Culture@Large 2003: "Reading for a Living: Some Observations on the Differences Between Lay and Professional Reading”

SCA Culture@Large 2003 presents: Professor John Guillory (NYU Dept. of English) "Reading for a Living: Some Observations on the Differences Between Lay and Professional Reading,” Saturday, November 22nd, 1:45--5:30 pm, Continental Ballroom C

Oren Kosansky, "From Oren Kosansky, "Tourism, Charity, and Profit: The Movement of Money in Moroccan Jewish Pilgrimage," CA 17, no. 3 (August 2002): 359-400." March 23, 2003.

Discussants: Virginia Dominguez, Richard Handler, James Collins, and George Marcus.

Professor Guillory describes his paper as follows:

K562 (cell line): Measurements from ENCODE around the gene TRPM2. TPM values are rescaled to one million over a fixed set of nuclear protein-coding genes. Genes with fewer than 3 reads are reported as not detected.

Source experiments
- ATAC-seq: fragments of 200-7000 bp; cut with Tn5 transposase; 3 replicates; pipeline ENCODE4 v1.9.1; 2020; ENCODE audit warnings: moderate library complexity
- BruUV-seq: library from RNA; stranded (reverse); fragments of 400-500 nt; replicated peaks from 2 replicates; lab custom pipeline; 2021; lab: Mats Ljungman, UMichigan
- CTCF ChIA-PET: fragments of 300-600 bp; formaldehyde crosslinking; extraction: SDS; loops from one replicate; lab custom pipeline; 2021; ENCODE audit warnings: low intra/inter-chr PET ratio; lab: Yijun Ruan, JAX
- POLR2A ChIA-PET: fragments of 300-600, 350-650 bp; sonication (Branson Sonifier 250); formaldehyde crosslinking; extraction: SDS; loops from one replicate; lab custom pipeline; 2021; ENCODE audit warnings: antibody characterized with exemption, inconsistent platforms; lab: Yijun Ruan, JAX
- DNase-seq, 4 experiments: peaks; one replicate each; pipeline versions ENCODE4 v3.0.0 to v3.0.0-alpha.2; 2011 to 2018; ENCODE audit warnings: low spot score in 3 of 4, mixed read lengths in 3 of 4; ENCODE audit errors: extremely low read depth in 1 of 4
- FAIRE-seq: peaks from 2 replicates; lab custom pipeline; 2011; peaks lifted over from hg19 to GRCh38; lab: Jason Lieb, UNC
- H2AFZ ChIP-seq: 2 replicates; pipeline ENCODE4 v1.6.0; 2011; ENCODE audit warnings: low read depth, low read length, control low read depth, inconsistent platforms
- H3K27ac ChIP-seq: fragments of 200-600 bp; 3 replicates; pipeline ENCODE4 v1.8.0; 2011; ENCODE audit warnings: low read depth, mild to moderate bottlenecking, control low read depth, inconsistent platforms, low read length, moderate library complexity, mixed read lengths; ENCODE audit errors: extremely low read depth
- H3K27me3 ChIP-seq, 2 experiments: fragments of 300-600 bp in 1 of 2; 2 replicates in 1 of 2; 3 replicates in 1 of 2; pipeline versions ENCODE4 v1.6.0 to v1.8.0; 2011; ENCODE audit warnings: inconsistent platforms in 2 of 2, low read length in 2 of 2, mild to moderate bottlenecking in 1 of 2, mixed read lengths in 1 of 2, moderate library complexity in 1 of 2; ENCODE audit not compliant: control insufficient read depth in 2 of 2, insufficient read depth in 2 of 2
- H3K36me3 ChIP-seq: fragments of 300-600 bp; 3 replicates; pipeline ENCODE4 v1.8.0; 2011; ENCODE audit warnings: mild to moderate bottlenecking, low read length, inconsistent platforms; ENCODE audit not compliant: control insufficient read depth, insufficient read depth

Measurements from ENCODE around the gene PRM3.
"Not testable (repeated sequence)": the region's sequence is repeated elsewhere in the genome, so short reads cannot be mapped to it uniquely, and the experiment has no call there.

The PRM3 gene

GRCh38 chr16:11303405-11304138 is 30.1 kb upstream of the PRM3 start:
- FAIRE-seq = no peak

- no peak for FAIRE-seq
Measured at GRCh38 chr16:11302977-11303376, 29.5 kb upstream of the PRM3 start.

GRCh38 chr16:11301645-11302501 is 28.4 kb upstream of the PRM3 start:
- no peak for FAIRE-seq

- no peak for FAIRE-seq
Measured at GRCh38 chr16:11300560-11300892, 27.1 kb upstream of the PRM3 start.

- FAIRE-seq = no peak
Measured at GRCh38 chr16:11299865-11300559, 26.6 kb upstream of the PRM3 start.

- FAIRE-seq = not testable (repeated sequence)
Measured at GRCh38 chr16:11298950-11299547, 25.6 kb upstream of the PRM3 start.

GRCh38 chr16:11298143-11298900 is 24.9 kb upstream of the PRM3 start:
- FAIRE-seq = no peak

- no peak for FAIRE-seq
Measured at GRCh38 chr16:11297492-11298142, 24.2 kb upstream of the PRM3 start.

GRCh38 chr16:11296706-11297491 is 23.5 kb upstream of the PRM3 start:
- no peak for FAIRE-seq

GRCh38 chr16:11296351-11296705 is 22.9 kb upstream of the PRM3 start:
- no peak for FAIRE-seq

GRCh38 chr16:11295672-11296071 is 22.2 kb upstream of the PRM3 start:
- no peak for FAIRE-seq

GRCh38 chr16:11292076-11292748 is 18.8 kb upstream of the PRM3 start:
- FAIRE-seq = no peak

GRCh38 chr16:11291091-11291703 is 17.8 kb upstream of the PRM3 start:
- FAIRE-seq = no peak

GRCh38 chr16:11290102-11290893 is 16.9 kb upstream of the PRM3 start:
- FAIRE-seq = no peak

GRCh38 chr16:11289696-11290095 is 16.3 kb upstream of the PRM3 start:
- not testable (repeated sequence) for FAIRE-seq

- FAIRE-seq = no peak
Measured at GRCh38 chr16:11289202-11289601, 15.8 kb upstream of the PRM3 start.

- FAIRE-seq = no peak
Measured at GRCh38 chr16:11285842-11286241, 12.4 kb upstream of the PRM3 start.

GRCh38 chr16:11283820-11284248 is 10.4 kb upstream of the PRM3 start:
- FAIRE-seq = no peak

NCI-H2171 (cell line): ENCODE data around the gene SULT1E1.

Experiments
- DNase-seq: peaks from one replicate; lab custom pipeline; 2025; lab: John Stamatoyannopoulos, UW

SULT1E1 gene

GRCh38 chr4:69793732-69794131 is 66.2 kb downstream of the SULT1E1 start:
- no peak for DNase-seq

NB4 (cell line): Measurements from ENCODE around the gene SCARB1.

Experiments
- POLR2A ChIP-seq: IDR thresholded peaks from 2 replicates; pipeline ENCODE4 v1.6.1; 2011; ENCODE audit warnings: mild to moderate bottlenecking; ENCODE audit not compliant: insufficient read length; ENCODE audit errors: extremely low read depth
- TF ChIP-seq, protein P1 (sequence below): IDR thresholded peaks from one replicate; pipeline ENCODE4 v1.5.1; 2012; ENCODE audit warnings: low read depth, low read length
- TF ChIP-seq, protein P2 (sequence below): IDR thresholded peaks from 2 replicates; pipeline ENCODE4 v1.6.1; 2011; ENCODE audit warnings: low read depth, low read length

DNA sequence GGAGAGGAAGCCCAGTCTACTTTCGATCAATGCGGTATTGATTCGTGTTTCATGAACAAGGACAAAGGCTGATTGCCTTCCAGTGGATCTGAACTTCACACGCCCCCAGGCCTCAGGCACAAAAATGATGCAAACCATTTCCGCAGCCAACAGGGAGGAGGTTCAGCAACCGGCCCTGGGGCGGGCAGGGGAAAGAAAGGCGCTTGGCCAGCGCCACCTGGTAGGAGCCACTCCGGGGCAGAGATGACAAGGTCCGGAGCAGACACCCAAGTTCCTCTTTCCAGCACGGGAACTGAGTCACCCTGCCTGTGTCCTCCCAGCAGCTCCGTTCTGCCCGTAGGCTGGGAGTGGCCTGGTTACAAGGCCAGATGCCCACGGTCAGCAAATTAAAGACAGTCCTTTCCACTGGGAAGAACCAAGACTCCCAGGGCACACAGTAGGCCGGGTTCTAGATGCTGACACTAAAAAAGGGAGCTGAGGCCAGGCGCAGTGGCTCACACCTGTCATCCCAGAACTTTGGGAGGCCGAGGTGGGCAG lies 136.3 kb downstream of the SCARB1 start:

This paper explores the difference between the reading practices of academic literary critics, or "professional” readers, and those of “lay” readers, who read works of literature primarily for enjoyment. I argue that the distinction between professional and lay reading is a consequence of what Burton Bledstein calls the “culture of professionalism,” and that reading is necessarily constructed in the academic field as a kind of work. This labor of interpretation is founded on the systematic alienation and misrecognition of lay reading, or the reduction of lay reading to “non-reading,” a failure to read. Proposing instead that lay reading survives in professional reading in what I call an “encysted” form, I propose to recover a better sense of what lay reading is in modernity, from the time of its emergence in the early modern period, when the figure of the lay reader first appears, to the present, when literacy is presumed to be nearly universal. I suggest that lay reading in modernity is best understood as an “ethical” practice, by which I mean a practice of self-improvement based immediately on the cultivation of a specific pleasure. Such an ethical practice of reading appears to be just the opposite of reading among professionals, which assumes a practice of reading that entails suspicion or deferral of pleasure on behalf of an ascetic or laborious technique of interpretation. I conclude by arguing for the peculiarity of literary criticism as the discipline that internalizes in its reading practice the distinction between lay person and professional, a distinction that underlies the formation of all of the disciplines.